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The Leonardo Salvator Mundi Part I: Not “Pear-shaped” – Dead in the water

The attribution of the world’s most expensive painting – the $450 million Louvre Abu Dhabi Salvator Mundi – has collapsed under the combined weights of two scholars’ findings and the picture’s own artistic and art historical implausibility. Having disappeared immediately after its world-record sale at Christie’s, New York, in November 2017, this Leonardo-in-hiding is also mired in allegations of a joint involvement in the sale by presidents Trump and Putin. The toxic proximity of those two heads of state is a matter of intense national political concern in the United States where high-level official investigations are underway – as are a number of legal actions concerning auction house buyer/seller conflicts of interest. As those disputes play out, we consider the workings of today’s art historical and art market interface.

THE ART CRITICAL CONTEXT

In the 1990s we claimed common failures of connoisseurship in bad restorations and misattributions but thought the latter less serious because potentially correctable. That distinction is dissolving as increasingly many upgrading attributions are made on the back of “improving” restoration transformations. Generally speaking, connoisseurship shortcomings are evident in failures to detect outright fake old masters and in too-ready acceptances of elevated restoration-enhanced school works. Purpose-made fakes are closely related in their fabrications to the painted “recoveries” of supposedly original authentic appearances on stripped-down pictures. (See “A Restorer’s Aim – The fine line between retouching and forgery”.) The fakery of artificially distressed new paint and false painted craquelure is common to routine restorations; to restoration-assisted upgrades; and, to outright fakes. On the additional, extraordinary rise of the “painted-in” insinuation of computer-generated virtual reality into old master pictures, see “The New Relativisms and the Death of ‘Authenticity’” and Fig. 4 below.

Above, Fig. 2: Top row, the Metropolitan Museum’s Duccio Madonna and Child, as seen in 1904 and in 2004 (when sold for c. $50 million); above, the Leonardo Salvator Mundi as seen in c. 2005 and in 2017 (when sold for $450 million).

Above, Fig. 3: Top row, the present Louvre Abu Dhabi Salvator Mundi painting as seen in 1912 and when sold in November 2017. Bottom row: as at the same dates but showing some intermediary restoration states.

Attributions, like restorations, are made in socio-cultural contexts. Here, we examine the marketing of the upgraded Salvator Mundi with reference to the marketing of a picture that had received a spectacular upgrading a century earlier – the Metropolitan Museum’s 2004 acquisition of a tiny Duccio Madonna and Child. In both cases we see elevations of studio works that had first emerged at the beginning of the 20th century and were converted through restorations into claimed major autograph works. In both cases, when viewed dispassionately and art critically, the upgraded works are seen to stand anomalous within their allotted oeuvres. In both cases, the elevations thwarted the articulation of potentially more fruitful and better informed art historical narratives.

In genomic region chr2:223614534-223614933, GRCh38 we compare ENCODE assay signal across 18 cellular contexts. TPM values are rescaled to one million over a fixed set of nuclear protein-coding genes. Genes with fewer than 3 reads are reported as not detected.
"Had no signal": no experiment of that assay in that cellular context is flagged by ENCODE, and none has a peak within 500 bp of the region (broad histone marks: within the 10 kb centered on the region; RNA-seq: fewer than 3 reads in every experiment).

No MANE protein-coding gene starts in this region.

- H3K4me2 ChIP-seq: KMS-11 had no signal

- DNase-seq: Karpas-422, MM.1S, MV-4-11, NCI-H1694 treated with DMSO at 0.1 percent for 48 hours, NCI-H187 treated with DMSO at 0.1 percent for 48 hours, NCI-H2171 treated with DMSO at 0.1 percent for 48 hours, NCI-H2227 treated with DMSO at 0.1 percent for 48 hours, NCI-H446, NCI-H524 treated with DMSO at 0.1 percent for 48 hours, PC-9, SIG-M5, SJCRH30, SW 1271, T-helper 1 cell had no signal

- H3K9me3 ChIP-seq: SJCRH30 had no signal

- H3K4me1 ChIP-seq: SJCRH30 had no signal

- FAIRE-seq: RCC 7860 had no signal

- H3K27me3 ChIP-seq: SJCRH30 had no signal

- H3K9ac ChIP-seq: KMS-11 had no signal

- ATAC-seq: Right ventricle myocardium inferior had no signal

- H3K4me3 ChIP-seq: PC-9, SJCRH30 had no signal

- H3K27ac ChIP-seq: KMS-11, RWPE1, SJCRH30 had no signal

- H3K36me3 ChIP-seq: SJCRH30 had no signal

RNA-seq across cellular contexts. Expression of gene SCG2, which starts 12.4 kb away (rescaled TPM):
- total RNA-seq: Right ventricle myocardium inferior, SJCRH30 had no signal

In studying the two cases we encounter errors of connoisseurship that rest on plain failures to look; failures to discern; and failures to make use of the sharpest art critical tool in the connoisseur’s tool box – the humble photo-comparison. This methodological abstemiousness can seem wilful and perverse as much as neglectful – some disavow photo-testimony outright as a critical tool. In the visual arts, and with today’s greatly enhanced photographic means of reproduction and transmission, there can no excuse for advocates’ declining to provide visual demonstrations of claims made in support of attributions or restorations.

THE PROBLEMS OF SCHOLARLY ADVOCACY ON THE MARKET

Where once a respected scholar might have proposed an attribution in an academic journal or forum in anticipation of critical responses, today, at the high end of the art market, teams of professional supporters are assembled one-by-one behind the scenes prior to some Big Media Announcement of a “discovered” masterpiece. Within such procedures, successive scholars’ invitations to appraise works are inescapably compromised by awareness of already committed supporters. At a certain point of accumulated critical mass it can be felt a) tempting to join and/or b) professionally unwise to dissent openly. A sense can grow that nothing will be permitted to count as evidence against that which has been collectively endorsed, and that any opposition will incur a risk of being dubbed a “hostile” party. At the low end, the trade euphemism for the many restoration-enhanced upgrades is “a sleeper”.

RECENT ARTWATCH WARNINGS AND ENGAGEMENTS